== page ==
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nissan
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Well 100 years ago the war to end all wars started.
62 thousand ANZAC soldiers and millions of others lost their life in a war on the other side of the world, a war that claimed far too much and taught us far too little.

If only every race colour or creed felt the sense of loss that the Australians show, maybe there would be a hell of a lot less troubles in our world, but its not to be, how long will it be before the human race can see past others differences, put aside the bitter insidious fear of others that manifests itself into hatred.

Acceptance and understanding is the only way forward but ignorance and greed fester in the hearts of the few who would put everyone on a path that can only lead to more and more loss and remembrance.

What does the term "Lest we forget" mean?

Its symbolic but meaningless if the lessons are not adhered to, the lessons that difference does not mean wrong, difference does not mean dangerous, difference should be embraced and welcomed.

We are all touched by war in one way or another, some first hand, others second hand but touched non the less, why should we have to keep going on being touched by the meaningless torment of loss.

Lest we forget.
 

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Scrawni Australia's love of the Anzac legacy has waxed and waned over the last 100 years with some PMs and Governments wanting it gone and others promoting it. Today it's a part of our lives for the right reason... Not forgetting the sacrifices made vs waving the victory flag. Read all about it...
 

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Y2KGUII ZD Wgn
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When I was a child I was often told by my Grandmother of young Uncle George who went off to fight in WW1 and never returned, there were medals she had that somehow were lost over the years. Anyway Uncle George was lost in the battle of Frommelles and found in a mass grave just 3 years ago and after being identified through DNA he is now interred at the Fromelles cemetery, he was basically just a kid, as most of them were.

I lived in a small village in the Bathurst, Orange area for several years and that village had almost every male member of some families wiped out during WW1, it's amazing to drive those areas and see the small cenotaphs in these towns and villages and read just how many were lost from certain families.

I know it was a different war, but I have spent a lot of time in PNG and been to the war cemeteries there, it's the same story all over again, Lae war cemetery would have an average age of the 2500 Aussies buried there of mid 20's.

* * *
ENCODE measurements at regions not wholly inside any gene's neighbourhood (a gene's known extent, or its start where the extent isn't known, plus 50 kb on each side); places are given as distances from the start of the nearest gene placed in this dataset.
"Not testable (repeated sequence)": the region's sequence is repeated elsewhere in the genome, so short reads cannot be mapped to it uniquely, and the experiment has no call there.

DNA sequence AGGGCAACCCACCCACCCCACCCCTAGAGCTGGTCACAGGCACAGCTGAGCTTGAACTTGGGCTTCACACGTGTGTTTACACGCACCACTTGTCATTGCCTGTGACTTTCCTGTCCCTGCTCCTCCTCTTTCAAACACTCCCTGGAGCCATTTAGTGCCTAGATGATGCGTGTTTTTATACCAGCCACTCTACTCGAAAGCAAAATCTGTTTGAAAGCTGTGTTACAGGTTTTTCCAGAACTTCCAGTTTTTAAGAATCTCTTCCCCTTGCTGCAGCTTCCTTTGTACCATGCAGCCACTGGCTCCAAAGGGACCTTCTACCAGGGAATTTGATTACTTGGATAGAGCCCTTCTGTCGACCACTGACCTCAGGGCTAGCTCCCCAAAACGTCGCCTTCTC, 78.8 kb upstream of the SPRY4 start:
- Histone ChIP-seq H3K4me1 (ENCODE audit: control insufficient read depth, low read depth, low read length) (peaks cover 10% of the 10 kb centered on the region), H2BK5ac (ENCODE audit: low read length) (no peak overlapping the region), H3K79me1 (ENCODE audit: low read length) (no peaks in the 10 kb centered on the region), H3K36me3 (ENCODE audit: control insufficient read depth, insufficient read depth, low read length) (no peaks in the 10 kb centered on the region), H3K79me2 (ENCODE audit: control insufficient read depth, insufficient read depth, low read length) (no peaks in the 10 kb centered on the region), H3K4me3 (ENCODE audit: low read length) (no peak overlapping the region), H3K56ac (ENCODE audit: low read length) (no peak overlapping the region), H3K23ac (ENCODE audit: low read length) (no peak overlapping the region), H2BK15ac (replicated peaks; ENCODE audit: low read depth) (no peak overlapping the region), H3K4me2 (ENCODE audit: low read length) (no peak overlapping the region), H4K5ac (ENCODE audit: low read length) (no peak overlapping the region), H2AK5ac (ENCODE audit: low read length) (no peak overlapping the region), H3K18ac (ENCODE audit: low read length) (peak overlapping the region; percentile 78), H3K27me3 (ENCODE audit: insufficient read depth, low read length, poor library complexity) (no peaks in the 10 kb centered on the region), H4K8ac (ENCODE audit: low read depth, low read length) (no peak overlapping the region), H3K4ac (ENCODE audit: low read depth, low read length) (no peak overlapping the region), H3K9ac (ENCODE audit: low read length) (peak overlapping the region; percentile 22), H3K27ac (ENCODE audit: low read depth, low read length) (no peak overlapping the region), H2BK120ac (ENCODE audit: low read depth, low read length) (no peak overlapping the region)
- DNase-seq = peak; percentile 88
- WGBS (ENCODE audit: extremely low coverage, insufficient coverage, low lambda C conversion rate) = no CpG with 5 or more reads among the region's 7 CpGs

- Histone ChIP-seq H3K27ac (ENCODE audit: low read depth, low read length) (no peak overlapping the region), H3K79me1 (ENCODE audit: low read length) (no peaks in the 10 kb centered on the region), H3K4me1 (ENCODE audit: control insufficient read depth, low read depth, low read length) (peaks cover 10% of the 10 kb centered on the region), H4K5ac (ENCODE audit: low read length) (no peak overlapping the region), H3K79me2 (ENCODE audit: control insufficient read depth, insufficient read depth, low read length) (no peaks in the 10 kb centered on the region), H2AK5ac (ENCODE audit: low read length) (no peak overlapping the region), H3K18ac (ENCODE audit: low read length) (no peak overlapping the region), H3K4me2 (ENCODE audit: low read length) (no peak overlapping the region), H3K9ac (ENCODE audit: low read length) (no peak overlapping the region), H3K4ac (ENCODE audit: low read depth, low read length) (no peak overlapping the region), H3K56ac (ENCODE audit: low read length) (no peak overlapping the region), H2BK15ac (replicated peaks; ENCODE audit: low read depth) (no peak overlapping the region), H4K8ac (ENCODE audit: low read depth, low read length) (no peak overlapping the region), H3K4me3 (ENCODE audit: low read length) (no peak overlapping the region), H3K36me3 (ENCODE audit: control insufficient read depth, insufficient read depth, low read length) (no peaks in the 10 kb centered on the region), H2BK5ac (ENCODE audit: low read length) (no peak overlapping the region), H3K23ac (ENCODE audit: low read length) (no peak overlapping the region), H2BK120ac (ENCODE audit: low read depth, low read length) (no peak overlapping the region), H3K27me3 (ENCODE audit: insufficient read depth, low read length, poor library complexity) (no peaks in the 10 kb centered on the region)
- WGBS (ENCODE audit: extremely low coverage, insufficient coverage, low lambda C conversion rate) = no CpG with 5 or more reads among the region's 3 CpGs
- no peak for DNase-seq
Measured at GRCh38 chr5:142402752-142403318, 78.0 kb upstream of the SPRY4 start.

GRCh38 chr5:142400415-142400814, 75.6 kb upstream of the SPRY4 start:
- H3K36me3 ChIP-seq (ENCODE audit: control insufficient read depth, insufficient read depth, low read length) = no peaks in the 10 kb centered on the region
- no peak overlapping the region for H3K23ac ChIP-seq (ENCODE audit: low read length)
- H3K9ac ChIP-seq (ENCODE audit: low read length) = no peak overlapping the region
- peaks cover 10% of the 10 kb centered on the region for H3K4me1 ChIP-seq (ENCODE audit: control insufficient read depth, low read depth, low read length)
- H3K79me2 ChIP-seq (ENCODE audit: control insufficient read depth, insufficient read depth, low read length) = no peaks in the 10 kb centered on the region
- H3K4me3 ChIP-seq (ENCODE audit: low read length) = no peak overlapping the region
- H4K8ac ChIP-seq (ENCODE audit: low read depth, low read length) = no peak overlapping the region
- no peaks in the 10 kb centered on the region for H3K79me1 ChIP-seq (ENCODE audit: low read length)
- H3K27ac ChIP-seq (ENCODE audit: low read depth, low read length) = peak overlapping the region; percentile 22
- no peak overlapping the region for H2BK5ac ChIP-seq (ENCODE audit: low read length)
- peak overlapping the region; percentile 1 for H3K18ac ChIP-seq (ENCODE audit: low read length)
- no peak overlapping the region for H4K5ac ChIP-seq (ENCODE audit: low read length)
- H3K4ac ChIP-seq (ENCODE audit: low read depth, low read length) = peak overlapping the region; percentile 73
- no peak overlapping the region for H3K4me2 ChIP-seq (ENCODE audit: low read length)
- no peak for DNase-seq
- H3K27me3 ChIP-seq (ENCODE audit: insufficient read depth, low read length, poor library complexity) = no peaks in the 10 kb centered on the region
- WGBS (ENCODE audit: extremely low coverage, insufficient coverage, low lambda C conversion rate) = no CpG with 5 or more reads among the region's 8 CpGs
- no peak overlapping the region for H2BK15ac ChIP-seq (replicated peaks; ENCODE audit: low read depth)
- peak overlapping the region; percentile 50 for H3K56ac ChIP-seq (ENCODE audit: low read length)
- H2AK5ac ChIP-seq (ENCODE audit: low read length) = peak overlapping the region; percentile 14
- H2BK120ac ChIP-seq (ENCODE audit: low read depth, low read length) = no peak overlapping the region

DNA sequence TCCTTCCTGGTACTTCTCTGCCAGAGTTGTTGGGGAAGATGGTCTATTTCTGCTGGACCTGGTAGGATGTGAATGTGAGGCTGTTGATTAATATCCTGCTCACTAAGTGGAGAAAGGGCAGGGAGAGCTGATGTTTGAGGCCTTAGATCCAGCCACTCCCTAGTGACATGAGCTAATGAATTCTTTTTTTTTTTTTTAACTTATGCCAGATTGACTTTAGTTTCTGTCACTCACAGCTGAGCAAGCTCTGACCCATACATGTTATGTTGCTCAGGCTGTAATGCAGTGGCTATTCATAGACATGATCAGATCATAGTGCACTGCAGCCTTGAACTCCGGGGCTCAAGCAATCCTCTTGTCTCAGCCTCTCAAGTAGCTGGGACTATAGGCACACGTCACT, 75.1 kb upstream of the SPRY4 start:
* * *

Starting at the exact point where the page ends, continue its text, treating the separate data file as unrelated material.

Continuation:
Unfortunately there will always be those that want to rule the world in some way shape or form that causes arms to be taken up by the righteous to protect the masses, sad but true, I fear that if we think of this in any other way then they gave their lives for nought.
 

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nissan patrol
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It would never become meaningless to us Scrawni.

Like Gee, I too lost family in that war, a lot.

Great uncles and cousins however many times removed that I never got to know due to the aggression of others. If they were anything like the ones who did survive we, as a family, lost some truly great, fun, caring and have ago people. And by the accounts of other they were exactly that.

So, lest we forget those who did lay down their lives in a faraway country when called on by their country at that time.

Has nothing to do with what happens after the fact, and I would suggest it is not someone other than an Australian born can understand.

The resurgence in Anzac Day by the younger generation of the older population would then to bear this out.
 

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It might not be popular now with what we now know but Rolf Harrises song 'two little boys' really sums it up for me. Hopefully john wliamson will sing it to get rolfs version out of the lime light and keep the words being heard. I reckon hearing him sing two little boys then true blue might just cause me to leak a bit from my head.
 

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My grandmothers brothers never came home from WW1. Both stretcher bearers. I researched their records. One died retrieving a fellow aussie at Bullecourt by a mortar shell. The other machine gunned going over the barb wire at Fromelles. I know where they are both buried. I looked into bringing them home years ago. The cost was prohibitive. I let them lay along their mates. My father died in Vietnam on a Huey extraction via a rocket into the helicopter. I was a child then. As an ex RAAF and RAEME Officer I shan't forget my family or those that they shared the war and the last minutes of their life with. Lest We Forget...Nor shall I.
 
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